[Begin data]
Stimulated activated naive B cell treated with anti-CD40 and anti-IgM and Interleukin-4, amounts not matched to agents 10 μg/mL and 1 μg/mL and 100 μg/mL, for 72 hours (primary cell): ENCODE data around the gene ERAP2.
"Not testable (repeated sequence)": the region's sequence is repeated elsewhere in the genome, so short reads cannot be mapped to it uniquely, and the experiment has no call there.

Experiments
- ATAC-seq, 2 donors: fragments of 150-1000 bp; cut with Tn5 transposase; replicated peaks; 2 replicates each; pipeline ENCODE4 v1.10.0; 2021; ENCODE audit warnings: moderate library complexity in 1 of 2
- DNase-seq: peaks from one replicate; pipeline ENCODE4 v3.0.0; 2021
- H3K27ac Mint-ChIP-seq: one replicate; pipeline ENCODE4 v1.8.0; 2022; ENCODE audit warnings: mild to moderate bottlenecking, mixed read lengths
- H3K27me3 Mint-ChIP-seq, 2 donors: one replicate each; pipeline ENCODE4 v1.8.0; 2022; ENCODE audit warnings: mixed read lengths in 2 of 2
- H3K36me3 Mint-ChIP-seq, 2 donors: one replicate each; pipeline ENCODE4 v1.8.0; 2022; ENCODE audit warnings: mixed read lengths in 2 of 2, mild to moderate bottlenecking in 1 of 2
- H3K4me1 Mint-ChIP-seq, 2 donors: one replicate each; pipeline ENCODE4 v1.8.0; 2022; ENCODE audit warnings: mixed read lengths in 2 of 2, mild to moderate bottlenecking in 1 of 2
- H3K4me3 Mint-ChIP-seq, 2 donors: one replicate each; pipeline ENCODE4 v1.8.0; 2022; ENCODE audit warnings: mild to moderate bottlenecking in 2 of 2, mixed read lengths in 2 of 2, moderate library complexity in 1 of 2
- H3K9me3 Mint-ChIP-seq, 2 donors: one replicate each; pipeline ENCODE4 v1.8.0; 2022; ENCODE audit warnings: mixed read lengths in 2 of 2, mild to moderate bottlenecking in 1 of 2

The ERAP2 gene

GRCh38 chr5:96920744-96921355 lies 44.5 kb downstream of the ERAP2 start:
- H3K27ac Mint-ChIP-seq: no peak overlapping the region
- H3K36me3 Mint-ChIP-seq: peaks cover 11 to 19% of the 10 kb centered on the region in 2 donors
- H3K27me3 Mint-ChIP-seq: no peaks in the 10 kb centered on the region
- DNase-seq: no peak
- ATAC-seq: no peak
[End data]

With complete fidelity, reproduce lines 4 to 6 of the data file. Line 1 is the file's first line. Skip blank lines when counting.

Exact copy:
- ATAC-seq, 2 donors: fragments of 150-1000 bp; cut with Tn5 transposase; replicated peaks; 2 replicates each; pipeline ENCODE4 v1.10.0; 2021; ENCODE audit warnings: moderate library complexity in 1 of 2
- DNase-seq: peaks from one replicate; pipeline ENCODE4 v3.0.0; 2021
- H3K27ac Mint-ChIP-seq: one replicate; pipeline ENCODE4 v1.8.0; 2022; ENCODE audit warnings: mild to moderate bottlenecking, mixed read lengths